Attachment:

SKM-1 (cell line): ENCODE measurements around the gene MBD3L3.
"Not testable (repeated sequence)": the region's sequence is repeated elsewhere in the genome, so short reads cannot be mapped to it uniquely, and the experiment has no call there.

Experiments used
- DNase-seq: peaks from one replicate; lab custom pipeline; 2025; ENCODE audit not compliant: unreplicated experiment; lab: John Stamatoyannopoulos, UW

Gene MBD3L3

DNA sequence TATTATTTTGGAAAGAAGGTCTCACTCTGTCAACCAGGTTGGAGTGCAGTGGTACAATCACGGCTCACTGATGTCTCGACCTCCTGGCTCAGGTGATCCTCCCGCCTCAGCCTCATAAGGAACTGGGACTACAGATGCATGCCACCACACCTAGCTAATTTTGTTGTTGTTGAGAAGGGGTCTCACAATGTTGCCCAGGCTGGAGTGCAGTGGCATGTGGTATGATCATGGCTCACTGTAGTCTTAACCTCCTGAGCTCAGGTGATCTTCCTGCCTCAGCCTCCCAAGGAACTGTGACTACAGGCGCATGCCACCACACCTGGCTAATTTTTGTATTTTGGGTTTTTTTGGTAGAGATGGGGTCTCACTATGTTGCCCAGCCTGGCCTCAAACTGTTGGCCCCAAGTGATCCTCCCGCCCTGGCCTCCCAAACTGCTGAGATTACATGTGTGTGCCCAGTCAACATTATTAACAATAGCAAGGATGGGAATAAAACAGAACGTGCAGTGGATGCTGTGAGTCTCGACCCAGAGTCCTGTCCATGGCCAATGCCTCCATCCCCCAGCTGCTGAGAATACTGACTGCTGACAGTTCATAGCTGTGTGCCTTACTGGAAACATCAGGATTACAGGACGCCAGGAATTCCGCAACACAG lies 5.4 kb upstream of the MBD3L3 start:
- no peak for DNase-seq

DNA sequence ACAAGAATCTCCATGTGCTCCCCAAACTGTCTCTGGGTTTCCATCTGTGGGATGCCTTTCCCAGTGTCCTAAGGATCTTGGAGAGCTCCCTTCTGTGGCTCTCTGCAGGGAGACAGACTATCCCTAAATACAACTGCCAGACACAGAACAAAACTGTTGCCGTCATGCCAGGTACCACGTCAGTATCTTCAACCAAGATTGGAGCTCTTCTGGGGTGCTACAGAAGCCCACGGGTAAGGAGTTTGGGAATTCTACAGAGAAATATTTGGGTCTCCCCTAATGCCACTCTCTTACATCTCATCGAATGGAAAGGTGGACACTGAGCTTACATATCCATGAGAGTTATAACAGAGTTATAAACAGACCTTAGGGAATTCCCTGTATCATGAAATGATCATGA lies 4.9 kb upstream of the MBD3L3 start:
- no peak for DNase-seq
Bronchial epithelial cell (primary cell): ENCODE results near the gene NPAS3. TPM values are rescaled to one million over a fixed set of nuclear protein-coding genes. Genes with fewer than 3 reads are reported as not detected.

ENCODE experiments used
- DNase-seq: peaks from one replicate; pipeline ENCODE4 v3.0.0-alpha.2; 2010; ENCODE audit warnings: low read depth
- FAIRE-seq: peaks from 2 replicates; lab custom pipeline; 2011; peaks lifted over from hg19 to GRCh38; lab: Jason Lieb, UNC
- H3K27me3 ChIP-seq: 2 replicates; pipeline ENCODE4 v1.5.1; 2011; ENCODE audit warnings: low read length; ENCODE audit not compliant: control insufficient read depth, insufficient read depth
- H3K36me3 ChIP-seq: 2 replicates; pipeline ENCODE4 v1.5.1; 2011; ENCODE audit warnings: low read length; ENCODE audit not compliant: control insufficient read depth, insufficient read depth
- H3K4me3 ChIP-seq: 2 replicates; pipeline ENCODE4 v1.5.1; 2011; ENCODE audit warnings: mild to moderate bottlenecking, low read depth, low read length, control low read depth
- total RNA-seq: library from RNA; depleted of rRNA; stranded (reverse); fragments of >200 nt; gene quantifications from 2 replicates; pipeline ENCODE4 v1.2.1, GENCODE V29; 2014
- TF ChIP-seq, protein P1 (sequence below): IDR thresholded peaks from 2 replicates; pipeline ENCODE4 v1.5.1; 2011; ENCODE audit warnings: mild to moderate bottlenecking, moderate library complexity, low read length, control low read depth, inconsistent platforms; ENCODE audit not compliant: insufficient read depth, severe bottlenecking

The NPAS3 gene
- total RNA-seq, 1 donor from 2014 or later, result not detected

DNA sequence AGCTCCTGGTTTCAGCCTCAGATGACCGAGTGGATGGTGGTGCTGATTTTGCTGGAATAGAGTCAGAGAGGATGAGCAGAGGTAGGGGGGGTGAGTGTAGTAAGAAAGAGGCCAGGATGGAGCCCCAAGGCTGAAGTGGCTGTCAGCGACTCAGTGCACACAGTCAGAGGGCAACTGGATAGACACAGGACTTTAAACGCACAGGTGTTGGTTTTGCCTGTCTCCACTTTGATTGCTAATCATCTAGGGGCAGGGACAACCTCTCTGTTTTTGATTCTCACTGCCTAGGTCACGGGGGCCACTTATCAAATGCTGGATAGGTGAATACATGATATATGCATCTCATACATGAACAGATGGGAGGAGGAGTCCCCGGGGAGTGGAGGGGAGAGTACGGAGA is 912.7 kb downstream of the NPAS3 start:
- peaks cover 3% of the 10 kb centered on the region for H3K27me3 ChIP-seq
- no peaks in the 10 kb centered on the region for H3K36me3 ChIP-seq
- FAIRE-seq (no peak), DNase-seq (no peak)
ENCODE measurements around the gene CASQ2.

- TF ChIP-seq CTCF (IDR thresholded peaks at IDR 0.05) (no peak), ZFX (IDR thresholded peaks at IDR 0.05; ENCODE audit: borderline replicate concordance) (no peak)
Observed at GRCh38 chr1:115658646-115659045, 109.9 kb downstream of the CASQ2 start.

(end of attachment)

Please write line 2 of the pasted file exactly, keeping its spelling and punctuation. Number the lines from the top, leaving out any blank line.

"Not testable (repeated sequence)": the region's sequence is repeated elsewhere in the genome, so short reads cannot be mapped to it uniquely, and the experiment has no call there.